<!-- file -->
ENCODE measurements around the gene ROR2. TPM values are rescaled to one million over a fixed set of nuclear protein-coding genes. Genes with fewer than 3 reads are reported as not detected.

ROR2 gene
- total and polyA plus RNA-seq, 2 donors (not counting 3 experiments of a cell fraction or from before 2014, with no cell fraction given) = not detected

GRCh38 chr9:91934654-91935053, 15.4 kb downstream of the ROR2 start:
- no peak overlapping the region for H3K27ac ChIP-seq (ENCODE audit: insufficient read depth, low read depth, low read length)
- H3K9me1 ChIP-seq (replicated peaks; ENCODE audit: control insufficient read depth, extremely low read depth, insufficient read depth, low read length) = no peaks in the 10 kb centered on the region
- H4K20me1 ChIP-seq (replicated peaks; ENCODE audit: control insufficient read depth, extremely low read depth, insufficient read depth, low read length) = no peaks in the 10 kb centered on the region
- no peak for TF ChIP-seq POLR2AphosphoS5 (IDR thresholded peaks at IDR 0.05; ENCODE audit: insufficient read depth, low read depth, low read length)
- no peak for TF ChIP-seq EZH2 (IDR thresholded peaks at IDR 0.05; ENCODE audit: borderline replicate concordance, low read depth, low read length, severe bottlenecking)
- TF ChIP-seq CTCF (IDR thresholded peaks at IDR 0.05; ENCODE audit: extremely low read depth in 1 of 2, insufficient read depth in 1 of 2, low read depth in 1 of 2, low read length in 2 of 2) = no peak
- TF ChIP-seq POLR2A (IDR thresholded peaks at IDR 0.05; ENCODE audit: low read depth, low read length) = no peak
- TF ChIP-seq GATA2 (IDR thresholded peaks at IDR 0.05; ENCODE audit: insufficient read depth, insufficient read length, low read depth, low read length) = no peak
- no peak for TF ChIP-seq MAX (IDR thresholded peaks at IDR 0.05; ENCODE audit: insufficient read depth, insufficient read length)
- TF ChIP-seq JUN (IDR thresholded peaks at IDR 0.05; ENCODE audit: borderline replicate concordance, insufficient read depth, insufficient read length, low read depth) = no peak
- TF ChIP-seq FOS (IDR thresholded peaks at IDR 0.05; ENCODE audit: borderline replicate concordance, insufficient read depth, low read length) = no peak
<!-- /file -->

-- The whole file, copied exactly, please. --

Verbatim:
ENCODE measurements around the gene ROR2. TPM values are rescaled to one million over a fixed set of nuclear protein-coding genes. Genes with fewer than 3 reads are reported as not detected.

ROR2 gene
- total and polyA plus RNA-seq, 2 donors (not counting 3 experiments of a cell fraction or from before 2014, with no cell fraction given) = not detected

GRCh38 chr9:91934654-91935053, 15.4 kb downstream of the ROR2 start:
- no peak overlapping the region for H3K27ac ChIP-seq (ENCODE audit: insufficient read depth, low read depth, low read length)
- H3K9me1 ChIP-seq (replicated peaks; ENCODE audit: control insufficient read depth, extremely low read depth, insufficient read depth, low read length) = no peaks in the 10 kb centered on the region
- H4K20me1 ChIP-seq (replicated peaks; ENCODE audit: control insufficient read depth, extremely low read depth, insufficient read depth, low read length) = no peaks in the 10 kb centered on the region
- no peak for TF ChIP-seq POLR2AphosphoS5 (IDR thresholded peaks at IDR 0.05; ENCODE audit: insufficient read depth, low read depth, low read length)
- no peak for TF ChIP-seq EZH2 (IDR thresholded peaks at IDR 0.05; ENCODE audit: borderline replicate concordance, low read depth, low read length, severe bottlenecking)
- TF ChIP-seq CTCF (IDR thresholded peaks at IDR 0.05; ENCODE audit: extremely low read depth in 1 of 2, insufficient read depth in 1 of 2, low read depth in 1 of 2, low read length in 2 of 2) = no peak
- TF ChIP-seq POLR2A (IDR thresholded peaks at IDR 0.05; ENCODE audit: low read depth, low read length) = no peak
- TF ChIP-seq GATA2 (IDR thresholded peaks at IDR 0.05; ENCODE audit: insufficient read depth, insufficient read length, low read depth, low read length) = no peak
- no peak for TF ChIP-seq MAX (IDR thresholded peaks at IDR 0.05; ENCODE audit: insufficient read depth, insufficient read length)
- TF ChIP-seq JUN (IDR thresholded peaks at IDR 0.05; ENCODE audit: borderline replicate concordance, insufficient read depth, insufficient read length, low read depth) = no peak
- TF ChIP-seq FOS (IDR thresholded peaks at IDR 0.05; ENCODE audit: borderline replicate concordance, insufficient read depth, low read length) = no peak